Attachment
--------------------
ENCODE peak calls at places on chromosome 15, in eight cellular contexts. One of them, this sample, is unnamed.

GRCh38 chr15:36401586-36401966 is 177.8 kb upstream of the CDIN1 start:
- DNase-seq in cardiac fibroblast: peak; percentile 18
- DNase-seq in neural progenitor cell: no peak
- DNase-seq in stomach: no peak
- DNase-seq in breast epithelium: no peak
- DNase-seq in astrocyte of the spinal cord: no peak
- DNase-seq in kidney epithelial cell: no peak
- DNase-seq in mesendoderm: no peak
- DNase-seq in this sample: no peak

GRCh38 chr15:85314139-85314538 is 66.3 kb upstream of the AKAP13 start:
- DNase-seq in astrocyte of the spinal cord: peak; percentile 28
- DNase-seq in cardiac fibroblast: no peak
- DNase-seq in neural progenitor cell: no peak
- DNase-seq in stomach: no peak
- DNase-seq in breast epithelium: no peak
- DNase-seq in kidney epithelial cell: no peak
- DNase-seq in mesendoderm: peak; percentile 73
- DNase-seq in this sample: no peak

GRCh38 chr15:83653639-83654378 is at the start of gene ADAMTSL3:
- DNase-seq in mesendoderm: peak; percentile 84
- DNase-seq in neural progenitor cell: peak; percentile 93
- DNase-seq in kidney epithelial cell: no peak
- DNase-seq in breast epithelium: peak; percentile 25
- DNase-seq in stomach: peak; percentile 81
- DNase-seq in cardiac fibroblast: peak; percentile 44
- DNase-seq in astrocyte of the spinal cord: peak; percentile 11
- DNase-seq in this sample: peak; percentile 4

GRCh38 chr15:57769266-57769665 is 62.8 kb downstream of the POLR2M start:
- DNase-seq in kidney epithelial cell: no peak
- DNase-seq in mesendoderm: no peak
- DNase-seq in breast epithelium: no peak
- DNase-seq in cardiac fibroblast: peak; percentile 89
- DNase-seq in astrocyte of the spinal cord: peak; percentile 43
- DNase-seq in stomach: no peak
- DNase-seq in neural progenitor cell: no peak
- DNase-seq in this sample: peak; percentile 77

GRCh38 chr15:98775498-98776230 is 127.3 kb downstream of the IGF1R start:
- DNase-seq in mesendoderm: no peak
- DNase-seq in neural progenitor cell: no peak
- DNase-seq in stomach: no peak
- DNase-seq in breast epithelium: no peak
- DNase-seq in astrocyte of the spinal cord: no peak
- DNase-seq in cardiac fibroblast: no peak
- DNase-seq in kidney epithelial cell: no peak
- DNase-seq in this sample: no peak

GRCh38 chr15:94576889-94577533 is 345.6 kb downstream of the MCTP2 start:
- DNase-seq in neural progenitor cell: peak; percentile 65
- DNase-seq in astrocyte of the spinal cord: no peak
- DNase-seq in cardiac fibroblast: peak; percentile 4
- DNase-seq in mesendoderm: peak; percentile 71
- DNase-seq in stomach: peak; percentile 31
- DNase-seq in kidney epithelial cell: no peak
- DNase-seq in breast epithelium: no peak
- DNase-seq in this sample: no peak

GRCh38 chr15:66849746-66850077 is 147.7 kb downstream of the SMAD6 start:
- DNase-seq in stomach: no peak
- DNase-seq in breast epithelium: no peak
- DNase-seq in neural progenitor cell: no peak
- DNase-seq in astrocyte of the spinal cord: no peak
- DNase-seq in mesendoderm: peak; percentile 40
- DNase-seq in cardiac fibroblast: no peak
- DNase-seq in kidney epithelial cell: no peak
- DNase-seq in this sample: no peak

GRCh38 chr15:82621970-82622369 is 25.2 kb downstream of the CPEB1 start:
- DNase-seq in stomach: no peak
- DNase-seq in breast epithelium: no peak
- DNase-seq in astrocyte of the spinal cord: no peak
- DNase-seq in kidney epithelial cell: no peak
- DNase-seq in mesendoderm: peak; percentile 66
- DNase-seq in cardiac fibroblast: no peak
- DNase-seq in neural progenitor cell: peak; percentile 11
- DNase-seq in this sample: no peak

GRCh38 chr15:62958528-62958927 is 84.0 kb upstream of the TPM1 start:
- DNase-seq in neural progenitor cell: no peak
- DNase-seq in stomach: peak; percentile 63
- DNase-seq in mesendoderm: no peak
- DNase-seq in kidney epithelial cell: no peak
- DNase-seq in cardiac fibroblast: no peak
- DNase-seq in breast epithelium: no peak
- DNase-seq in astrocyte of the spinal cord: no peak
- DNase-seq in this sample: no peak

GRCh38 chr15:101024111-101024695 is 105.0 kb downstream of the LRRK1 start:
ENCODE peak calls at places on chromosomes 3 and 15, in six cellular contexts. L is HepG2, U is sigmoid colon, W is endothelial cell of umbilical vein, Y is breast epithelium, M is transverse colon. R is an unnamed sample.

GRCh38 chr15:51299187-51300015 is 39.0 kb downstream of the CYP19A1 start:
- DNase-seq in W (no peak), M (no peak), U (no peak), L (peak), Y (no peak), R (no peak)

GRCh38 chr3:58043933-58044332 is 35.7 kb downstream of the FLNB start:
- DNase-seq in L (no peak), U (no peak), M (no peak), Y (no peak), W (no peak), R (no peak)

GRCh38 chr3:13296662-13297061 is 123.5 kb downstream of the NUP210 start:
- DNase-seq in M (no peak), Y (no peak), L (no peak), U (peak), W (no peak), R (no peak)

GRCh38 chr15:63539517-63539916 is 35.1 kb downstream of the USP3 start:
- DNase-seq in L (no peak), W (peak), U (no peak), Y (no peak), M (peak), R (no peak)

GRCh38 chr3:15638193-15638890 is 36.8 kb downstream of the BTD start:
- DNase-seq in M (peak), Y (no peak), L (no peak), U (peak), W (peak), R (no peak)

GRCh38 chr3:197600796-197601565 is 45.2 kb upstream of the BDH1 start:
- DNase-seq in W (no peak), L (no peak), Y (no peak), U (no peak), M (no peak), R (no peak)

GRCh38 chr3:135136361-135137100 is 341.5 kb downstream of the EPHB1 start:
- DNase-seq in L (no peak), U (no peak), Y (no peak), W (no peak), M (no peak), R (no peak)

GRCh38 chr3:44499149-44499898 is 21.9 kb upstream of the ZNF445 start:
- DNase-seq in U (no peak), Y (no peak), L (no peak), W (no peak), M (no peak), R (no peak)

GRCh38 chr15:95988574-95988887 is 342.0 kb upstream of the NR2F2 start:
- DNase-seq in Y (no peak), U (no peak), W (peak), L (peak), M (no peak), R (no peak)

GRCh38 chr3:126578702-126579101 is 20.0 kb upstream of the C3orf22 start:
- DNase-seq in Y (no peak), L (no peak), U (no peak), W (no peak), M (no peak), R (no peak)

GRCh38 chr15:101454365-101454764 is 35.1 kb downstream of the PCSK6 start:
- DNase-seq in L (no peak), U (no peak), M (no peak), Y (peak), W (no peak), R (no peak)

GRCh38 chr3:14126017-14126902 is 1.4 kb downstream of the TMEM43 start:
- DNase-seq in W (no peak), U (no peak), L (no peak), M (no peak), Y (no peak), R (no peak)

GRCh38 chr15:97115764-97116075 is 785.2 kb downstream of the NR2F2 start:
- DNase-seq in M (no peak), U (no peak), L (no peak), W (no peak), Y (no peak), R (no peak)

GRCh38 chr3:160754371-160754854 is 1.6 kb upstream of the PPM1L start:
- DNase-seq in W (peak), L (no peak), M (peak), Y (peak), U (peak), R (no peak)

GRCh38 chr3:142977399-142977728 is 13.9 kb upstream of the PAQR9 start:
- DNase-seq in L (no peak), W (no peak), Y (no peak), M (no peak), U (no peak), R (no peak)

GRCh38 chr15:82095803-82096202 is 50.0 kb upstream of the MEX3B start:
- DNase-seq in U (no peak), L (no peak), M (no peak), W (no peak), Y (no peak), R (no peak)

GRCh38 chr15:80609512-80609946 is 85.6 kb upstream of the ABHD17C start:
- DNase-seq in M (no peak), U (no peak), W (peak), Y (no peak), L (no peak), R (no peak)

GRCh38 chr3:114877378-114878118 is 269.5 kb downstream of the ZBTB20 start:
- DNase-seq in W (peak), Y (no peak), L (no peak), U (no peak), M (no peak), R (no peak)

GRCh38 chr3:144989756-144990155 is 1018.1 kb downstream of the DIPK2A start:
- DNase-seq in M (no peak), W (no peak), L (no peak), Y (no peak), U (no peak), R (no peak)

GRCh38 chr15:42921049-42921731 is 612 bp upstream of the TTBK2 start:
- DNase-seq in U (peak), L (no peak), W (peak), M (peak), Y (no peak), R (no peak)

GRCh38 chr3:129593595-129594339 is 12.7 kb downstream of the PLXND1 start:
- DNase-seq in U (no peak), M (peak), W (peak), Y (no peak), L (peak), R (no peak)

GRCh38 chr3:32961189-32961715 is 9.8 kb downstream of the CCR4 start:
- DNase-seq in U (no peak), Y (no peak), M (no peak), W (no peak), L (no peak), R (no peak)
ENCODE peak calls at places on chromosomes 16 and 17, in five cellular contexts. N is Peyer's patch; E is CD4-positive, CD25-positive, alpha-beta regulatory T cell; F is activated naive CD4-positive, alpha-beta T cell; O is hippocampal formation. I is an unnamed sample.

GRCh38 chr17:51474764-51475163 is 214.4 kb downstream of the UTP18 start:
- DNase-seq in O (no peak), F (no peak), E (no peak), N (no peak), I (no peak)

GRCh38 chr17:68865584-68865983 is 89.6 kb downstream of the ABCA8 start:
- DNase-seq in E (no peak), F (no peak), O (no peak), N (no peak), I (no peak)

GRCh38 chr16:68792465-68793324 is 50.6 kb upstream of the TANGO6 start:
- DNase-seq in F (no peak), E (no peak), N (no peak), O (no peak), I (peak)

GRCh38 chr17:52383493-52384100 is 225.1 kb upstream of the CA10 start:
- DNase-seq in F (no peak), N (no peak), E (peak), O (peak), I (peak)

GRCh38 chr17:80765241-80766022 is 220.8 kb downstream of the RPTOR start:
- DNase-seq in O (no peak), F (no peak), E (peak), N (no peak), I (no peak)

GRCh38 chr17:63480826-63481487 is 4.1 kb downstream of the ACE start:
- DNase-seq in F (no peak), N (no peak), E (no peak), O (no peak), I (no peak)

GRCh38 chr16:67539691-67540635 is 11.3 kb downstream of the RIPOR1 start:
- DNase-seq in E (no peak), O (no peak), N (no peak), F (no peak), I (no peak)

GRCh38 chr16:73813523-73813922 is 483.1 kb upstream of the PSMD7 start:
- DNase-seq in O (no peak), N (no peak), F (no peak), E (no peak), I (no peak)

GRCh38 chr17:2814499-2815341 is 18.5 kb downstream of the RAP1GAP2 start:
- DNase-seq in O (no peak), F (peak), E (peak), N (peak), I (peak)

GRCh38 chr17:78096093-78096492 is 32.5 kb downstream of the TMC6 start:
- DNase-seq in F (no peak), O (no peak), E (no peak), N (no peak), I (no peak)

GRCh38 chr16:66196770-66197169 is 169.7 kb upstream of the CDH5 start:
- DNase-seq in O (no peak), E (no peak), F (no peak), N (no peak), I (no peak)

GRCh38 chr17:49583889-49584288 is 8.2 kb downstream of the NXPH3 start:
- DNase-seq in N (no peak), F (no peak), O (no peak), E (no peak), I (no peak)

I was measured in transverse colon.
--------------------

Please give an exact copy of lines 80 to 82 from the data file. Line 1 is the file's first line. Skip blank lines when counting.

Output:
- DNase-seq in breast epithelium: no peak
- DNase-seq in astrocyte of the spinal cord: no peak
- DNase-seq in this sample: no peak